Published August 1988. Order online through The University of North Carolina Press. ISBN: 978-0-8078-4225-6.
Presenting a new framework for understanding the complex but vital relationship between legal history and the family, Michael Grossberg analyzes the formation of legal policies on such issues as common law marriage, adoption, and rights for illegitimate children. He shows how legal changes diminished male authority, increased women’s and children’s rights, and fixed more clearly the state’s responsibilities in family affairs. Grossberg further illustrates why many basic principles of this distinctive and powerful new body of law–antiabortion and maternal biases in child custody–remained in effect well into the twentieth century.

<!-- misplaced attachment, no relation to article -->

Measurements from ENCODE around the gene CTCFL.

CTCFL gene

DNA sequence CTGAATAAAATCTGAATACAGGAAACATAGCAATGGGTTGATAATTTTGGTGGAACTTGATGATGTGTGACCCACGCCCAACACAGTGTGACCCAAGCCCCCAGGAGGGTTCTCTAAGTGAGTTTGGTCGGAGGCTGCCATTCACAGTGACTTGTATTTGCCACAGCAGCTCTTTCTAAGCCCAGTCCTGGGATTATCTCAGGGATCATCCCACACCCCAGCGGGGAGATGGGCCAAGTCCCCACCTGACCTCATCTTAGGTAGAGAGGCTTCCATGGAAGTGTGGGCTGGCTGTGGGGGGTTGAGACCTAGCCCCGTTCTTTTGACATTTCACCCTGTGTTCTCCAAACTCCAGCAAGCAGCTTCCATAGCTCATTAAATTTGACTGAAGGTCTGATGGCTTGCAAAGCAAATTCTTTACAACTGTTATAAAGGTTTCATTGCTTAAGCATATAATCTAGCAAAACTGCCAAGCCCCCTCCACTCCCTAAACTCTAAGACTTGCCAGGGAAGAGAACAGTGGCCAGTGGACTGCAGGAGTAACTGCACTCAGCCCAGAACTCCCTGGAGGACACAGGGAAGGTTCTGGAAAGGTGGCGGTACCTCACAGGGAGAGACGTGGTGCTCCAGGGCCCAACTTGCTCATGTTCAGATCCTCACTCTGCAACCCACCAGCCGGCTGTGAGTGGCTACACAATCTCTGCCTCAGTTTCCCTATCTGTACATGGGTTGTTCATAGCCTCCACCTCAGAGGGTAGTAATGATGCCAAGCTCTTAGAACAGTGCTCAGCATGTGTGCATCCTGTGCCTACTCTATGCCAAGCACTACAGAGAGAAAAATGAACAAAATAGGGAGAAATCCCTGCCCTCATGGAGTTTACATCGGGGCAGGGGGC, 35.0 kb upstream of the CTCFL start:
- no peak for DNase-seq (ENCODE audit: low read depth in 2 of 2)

1986 Littleton-Griswold Prize in American Law and Society, American Historical Association